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Book Review #65

Mystery, history, and an eensy-weensy bit of mediocrity. These are all words associated with anything Dan Brown. The New Hampshire Novelist, responsible for a series of world thrillers including; The Da Vinci Code, Angels & Demons, and Inferno amongst others, is at it again with yet another intriguing Robert Langdon piece – Origin, which you can buy here.

You’re probably wondering how two somewhat contrasting metaphors such as mediocrity and intriguing can be used to describe the same piece of work? Well, that’s what makes Dan Brown, Dan Brown. At his best, he’s a terrible writer who pays little to no attention to his sentences, character development amongst other things, but even at his worst, there’s no one better at living you captivated with mind-boggling discoveries, curiously turning each page till the very last.

So, What Should You Expect From Origin?

Like his previous classics, Origin reveals an incredible breakthrough on the everlasting debate of, you guessed right, human existence.

As usual, it stars everyone’s favourite, over-active professor, Robert Langdon, who attends what is meant to be a massive announcement at the modernistic Guggenheim Museum Bilbao, Spain.

Forty-year-old billionaire, Edmond Kirsch who happened to be one of Landon’s earliest students at Harvard, is the host for the evening’s event. Kirsch, who became a world-renowned figure through his bold predictions and state-of-the-art tech inventions, is about to drop yet another mind-blowing discovery, one which threatens to displace religions, cultures and every belief we’ve held onto over the years. It would answer two of the most thought-provoking questions that have bugged humanity for ages; ‘where do we come from‘ and ‘where are we going.’

The controversial event, meticulously put together, is short-lived as chaos sets in, threatening Kirsch’s valuable discovery. Desperate to salvage humanity’s chance at finally knowing the truth, Langdon teams up with Ambra Vidal, the gorgeous museum director (Very typical of Dan Brown) who collaborated with Kirsch in organising the inciting event. They both embark on a precarious journey, which leads them to Barcelona in search of a mysterious password which they’d use in unlocking Kirsch’s secret (Of course we know it is familiar).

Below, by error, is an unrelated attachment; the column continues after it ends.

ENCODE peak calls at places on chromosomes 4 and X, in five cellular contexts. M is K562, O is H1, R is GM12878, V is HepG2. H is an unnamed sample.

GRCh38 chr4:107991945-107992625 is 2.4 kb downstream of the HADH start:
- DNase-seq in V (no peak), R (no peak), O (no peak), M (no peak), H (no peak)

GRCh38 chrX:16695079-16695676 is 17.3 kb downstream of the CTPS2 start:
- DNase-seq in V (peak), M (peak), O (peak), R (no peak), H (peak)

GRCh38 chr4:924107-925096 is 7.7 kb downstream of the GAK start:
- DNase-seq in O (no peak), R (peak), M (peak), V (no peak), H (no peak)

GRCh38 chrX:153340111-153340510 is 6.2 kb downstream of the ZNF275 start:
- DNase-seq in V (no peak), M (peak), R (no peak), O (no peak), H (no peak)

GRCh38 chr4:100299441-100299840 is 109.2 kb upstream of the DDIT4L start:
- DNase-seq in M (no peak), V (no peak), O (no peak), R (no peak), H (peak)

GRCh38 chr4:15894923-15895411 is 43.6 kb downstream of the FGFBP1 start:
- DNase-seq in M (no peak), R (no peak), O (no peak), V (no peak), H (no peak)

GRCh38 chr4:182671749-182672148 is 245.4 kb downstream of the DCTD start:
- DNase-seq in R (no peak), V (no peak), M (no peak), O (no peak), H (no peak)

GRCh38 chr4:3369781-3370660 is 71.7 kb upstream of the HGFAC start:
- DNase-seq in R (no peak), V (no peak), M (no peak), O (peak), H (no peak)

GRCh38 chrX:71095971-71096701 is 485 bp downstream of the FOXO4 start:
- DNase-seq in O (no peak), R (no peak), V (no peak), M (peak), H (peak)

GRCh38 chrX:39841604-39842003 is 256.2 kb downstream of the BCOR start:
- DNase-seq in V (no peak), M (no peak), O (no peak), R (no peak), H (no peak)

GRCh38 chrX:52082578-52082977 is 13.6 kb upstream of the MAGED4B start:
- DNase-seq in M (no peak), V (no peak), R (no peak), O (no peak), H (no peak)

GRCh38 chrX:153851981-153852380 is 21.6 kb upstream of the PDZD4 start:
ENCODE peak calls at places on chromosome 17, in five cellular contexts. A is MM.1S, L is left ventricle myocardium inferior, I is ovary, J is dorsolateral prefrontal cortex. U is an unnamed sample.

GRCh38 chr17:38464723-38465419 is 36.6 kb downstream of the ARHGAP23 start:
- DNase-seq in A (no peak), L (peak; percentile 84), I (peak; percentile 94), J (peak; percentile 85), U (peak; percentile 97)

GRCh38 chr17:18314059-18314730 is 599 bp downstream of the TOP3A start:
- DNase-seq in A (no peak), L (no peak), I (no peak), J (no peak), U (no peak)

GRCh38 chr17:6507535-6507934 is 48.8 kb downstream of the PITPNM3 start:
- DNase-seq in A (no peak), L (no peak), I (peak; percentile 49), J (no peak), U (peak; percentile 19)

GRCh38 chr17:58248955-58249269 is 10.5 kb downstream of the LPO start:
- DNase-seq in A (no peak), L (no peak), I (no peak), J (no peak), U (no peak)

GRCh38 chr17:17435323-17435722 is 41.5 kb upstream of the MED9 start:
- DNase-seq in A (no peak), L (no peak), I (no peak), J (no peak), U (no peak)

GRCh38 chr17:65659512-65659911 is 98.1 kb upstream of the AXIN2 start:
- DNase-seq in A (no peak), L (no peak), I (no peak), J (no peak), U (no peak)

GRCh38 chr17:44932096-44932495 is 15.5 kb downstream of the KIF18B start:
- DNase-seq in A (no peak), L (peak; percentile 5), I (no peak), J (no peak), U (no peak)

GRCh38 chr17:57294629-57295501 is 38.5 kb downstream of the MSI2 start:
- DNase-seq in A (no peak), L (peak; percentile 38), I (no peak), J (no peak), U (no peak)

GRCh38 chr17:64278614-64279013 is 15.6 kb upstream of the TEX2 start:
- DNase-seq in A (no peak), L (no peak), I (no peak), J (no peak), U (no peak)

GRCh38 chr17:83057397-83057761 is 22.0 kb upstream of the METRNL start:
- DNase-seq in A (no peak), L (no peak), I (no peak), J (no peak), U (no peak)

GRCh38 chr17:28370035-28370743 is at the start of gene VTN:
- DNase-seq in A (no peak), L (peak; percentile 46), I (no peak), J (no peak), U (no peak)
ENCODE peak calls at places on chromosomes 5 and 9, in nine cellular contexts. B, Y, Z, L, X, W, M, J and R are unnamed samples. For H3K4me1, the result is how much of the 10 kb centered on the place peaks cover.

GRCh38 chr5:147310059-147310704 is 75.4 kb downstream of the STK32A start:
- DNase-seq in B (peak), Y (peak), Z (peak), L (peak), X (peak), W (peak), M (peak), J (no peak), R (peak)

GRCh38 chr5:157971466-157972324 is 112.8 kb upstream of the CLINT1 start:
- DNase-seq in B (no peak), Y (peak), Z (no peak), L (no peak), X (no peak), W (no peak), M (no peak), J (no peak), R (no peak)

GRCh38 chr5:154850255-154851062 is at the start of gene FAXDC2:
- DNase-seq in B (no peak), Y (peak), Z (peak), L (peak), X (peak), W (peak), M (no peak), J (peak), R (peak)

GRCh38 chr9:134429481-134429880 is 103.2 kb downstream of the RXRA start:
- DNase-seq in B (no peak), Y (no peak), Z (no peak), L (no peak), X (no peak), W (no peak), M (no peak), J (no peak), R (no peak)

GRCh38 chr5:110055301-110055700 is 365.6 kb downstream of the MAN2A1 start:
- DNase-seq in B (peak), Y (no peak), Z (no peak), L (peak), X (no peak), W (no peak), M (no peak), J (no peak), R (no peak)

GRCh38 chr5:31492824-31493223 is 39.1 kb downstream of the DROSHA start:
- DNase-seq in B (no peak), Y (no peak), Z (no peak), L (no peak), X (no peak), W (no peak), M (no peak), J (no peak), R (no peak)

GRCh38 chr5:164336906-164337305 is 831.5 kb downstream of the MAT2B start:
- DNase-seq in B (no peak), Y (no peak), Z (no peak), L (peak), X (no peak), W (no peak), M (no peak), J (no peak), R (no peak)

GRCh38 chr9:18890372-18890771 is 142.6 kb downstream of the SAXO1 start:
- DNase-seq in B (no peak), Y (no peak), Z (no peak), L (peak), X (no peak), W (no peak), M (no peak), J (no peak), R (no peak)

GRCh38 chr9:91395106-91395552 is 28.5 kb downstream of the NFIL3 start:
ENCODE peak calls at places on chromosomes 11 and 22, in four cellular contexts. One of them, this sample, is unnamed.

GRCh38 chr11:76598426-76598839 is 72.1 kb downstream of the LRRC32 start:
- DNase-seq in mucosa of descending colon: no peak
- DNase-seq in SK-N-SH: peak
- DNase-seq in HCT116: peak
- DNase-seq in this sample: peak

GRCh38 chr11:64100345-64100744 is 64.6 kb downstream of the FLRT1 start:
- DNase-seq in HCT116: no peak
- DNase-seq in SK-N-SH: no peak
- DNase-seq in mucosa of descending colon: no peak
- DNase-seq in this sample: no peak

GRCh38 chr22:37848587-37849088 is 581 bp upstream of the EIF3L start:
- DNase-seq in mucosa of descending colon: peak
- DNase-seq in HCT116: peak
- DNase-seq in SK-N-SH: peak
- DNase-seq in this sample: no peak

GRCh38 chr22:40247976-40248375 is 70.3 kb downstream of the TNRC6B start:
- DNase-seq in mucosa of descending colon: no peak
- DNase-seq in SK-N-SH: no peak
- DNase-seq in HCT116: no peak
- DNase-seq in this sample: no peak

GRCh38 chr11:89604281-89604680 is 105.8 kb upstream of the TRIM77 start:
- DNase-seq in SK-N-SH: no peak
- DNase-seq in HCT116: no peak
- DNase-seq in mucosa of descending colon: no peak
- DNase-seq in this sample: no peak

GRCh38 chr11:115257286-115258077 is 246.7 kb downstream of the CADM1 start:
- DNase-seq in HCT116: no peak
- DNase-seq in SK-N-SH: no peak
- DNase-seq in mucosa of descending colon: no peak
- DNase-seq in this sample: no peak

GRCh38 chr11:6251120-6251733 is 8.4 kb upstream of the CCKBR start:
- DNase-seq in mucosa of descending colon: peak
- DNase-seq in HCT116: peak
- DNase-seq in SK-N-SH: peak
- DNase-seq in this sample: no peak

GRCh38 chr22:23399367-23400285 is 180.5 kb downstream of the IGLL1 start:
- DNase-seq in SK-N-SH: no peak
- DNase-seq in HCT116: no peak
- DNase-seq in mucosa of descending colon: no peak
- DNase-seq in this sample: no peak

The Villain In This Story

Like every other Brown’s unique, there’s the enemy, the bad guy with unlimited resources, bla-bla-bla. Langdon and Vidal must find a way to sail through the darkest corners of our well-hidden history and religion while evading this all-knowing enemy of truth with ties stretching deep into the Spanish government itself.

A long trail of modern artefacts and puzzling symbols would lead the eidetic professor and his mind-delight of a companion close to Kirsch’s exciting discovery and, of course, the truth we’ve all secretly longed for.

The suspense and intensity of their entire journey would actually leave you curious as to how big a reveal they’re going to make. To that, rest assured that it’s going to be worth your time and all the different, comfortable/ uncomfortable reading positions you must’ve pulled off.

Flaws You Might Notice In The Book

If you’re one in search of a well-written book with sentences structured so well, you might find yourself awkwardly applauding; then, you should skip this and every other piece that has the name Dan Brown written boldly on it.

Like his previous works, the award-winning writer is once again guilty of shabby writing, same predictable flow of events and leaving unforgivable, larger-than-life cracks like having highly-renowned scientists jump into conclusions, disgraceful ones at that or having them pose to be more clueless than the word itself suggests just so the great professor can wow them.

Still on, the professor, Langdon, is one interesting character who conveniently switches from being a human encyclopedia which, was probably there at the beginning of time to one who needs lots explaining as well.

Nevertheless, if what you seek is entertainment, adventure, if you like to sit out at night and ask yourself universally mysterious questions, then you’re on the right path.

To Wrap It Up

One of the very few things you’d find intriguing about this book is just how educative it is. Every artefact, every museum, every piece of exciting detail in the book happens to be real; consider this a silver lining for your mind’s stress.

Reviewed by;

Tonny Rutakirwa,

Chairman,

Tonniez Group Holdings,

Serving since 28th December 2008.

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